If you asked 10 employees to state your Mission – how many could do it? How consistent would they be?

Whether or not you are a fan of Barry Manilow, you are likely familiar with the song Bruce Johnston penned and Manilow made famous. And if you aren’t familiar with the 1976 Grammy-winning, Billboard number one tune, ‘I Write the Songs’, I suggest you listen.

‘I Write the Songs’ is one of the most successful examples of a mission statement you’ll ever find. Simple and effective, it gets the message across in four words.

There are many interpretations of the song’s lyrics but those four words that Manilow has crooned to audiences for more than 40 years have come to be associated with him. If you were to play a game of trivia and the question was, ‘Who writes the songs that make the whole world sing?’, most people would respond, ‘Barry Manilow’.

A mission statement is an organization’s way to answer the simple question, ‘What does your organization do or what does your company want to accomplish?’. The question is simple, yet many organizations fail to effectively answer it.

Experienced writers painfully and frustratingly understand that it is much more difficult to convey an effective message using fewer words. Writing with economy takes time and is often undervalued yet will yield substantial dividends when invested in a mission statement. Creating an effective mission statement requires an economy of words. Perhaps nowhere more than a mission statement will needless jargon weigh down an organization yet the statement lays the foundation and direction for everyone. If you can’t effectively describe who you are or what you want to accomplish, how can you expect others to know?

During the COVID-19 pandemic, you’re likely reading this from home. Curious as to how your mission statement really comes across? Want a mission statement that describes what you do without needless jargon? There’s no need to schedule a Zoom meeting. Some of you can take advantage of a resource that isn’t typically sitting in your boardroom. Walk downstairs or in the next room and talk with your kids.

If you happen to know someone in middle school – consult with them. They’ll quickly push aside how much you leverage, empower and optimize – they won’t be impressed with how actionable you are. They’ll simply want to know what is it you’re trying to say.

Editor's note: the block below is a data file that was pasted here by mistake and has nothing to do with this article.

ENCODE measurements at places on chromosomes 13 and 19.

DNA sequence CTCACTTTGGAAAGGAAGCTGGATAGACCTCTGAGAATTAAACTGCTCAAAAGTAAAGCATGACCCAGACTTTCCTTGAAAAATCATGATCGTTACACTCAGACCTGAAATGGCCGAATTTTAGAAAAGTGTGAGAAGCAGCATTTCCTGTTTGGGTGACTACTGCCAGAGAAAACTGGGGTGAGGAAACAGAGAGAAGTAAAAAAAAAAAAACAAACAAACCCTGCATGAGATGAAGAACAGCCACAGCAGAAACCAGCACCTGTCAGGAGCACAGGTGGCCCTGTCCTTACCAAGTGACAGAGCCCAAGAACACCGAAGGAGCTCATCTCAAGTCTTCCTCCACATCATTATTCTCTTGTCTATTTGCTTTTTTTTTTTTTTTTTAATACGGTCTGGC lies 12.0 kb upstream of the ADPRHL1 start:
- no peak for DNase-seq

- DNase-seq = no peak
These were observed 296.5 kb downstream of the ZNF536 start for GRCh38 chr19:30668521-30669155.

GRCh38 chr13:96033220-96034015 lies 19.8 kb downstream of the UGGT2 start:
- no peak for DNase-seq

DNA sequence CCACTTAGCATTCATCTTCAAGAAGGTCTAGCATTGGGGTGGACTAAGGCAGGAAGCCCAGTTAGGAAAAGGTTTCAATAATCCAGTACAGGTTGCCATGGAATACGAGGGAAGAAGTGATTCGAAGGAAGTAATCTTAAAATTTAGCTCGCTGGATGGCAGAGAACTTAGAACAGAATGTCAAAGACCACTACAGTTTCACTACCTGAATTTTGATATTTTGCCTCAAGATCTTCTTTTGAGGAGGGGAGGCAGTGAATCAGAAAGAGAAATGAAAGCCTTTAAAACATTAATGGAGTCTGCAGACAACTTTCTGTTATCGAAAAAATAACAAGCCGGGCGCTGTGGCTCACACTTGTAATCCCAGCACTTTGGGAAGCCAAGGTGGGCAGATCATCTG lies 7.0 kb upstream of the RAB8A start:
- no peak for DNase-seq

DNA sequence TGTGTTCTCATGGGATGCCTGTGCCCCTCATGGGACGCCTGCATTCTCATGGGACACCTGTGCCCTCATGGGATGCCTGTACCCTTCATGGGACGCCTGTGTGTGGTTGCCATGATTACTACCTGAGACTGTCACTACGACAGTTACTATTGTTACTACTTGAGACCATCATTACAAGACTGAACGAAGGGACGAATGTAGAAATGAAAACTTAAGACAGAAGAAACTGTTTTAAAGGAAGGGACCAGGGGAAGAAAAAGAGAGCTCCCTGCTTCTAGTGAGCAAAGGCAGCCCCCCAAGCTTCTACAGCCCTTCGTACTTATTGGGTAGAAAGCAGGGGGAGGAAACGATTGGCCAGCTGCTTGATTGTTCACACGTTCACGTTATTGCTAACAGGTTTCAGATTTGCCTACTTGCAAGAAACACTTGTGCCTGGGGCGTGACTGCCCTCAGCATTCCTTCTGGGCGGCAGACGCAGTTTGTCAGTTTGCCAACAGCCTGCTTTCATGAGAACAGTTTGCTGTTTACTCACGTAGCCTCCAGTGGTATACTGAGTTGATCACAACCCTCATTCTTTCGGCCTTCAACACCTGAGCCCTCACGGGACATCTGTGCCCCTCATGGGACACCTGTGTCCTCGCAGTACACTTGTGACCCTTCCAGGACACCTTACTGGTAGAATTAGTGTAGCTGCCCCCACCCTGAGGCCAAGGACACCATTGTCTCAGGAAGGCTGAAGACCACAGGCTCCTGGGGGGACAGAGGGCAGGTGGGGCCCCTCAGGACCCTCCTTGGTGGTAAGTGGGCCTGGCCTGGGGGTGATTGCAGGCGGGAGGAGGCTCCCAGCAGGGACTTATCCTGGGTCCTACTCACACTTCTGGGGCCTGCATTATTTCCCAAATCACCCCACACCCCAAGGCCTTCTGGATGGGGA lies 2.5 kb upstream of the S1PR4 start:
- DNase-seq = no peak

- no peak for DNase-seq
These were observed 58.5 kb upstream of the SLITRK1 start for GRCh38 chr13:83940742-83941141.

Of course, this seems silly and perhaps an over-simplification of a serious undertaking, but the point is made. We spend too much time using too many words that fall flat.

Your most effective message will always be the simplest to understand and the easiest to remember. If you write the songs, then simply say so. There’s no need to explain more than that.

Make it meaningful,

~ Haven

Disruptive events leave their marks on societies. They change cultural dynamics, evoke reform, spark innovation, break down barriers and create others. They affect families and relationships. The once righteously independent learn to lean on others and the painfully codependent become more liberated. Some turn toward faith and religion, others turn away.

One likely result of the COVID-19 pandemic on a society that had become increasingly divisive and contentious – at times egregious – will be one that emerges with a renewed sense of reconciliation. History has shown that following humanity humbling events such as pandemics, wars, famines, and depressions the aftermath brings people together. They seek connection through camaraderie, commitment to shared goals, and compassion for shared experiences.

The novel coronavirus may not leave a mark on the skin like the varicella-zoster virus (chickenpox), but it will leave a mark just the same. Customers, clients, leads, employees, and recruits will not only want connection, but they will also need it. In the coming months as society begins its rebound you will have a unique opportunity. The use of approachable language in your marketing and sales collateral, and in your messaging, will resonate in ways that not everyone will recognize, but they will most assuredly perceive.

In our efforts to be fast, pithy, sleek, and shrewd – and to appeal to shorter attention spans – we dropped the pronouns. Rather than stating, ‘We deliver your packages on time’, we started saying, ‘Delivering on time’. Instead of, ‘We fly you to all the places you want to go, we say, ‘Flying to more places’. In my town, there is a large sign that claims, ‘Improving lives with innovations’. That message doesn’t convey anything. It’s a sign for a behavioral health facility yet completely void of the human connection.

We’ve voided humanity in our messaging yet somehow expect humans to relate.

When our Forefathers penned the Preamble to the Constitution, they wrote, ‘We the people, in order to form a more perfect union, establish justice….’ Today, we would likely revise that to, ‘Forming union + establishing justice…’.

At some point, someone decided that those pesky pronouns were weighing us down and we moved away from using approachable language. It worked then but in the near future, it won’t. By adapting your approach to your ‘new’ audience, you’ll hear comments such as: “I can’t put my finger on it but something about your presentation made sense.” Approachable language is subtle, especially when written well. Society will soon begin to respond to approachable more so than slick and sleek.

The coronavirus will leave its mark on society and by adopting approachable language your messaging will resonate.

To We, or not to We? You decide.

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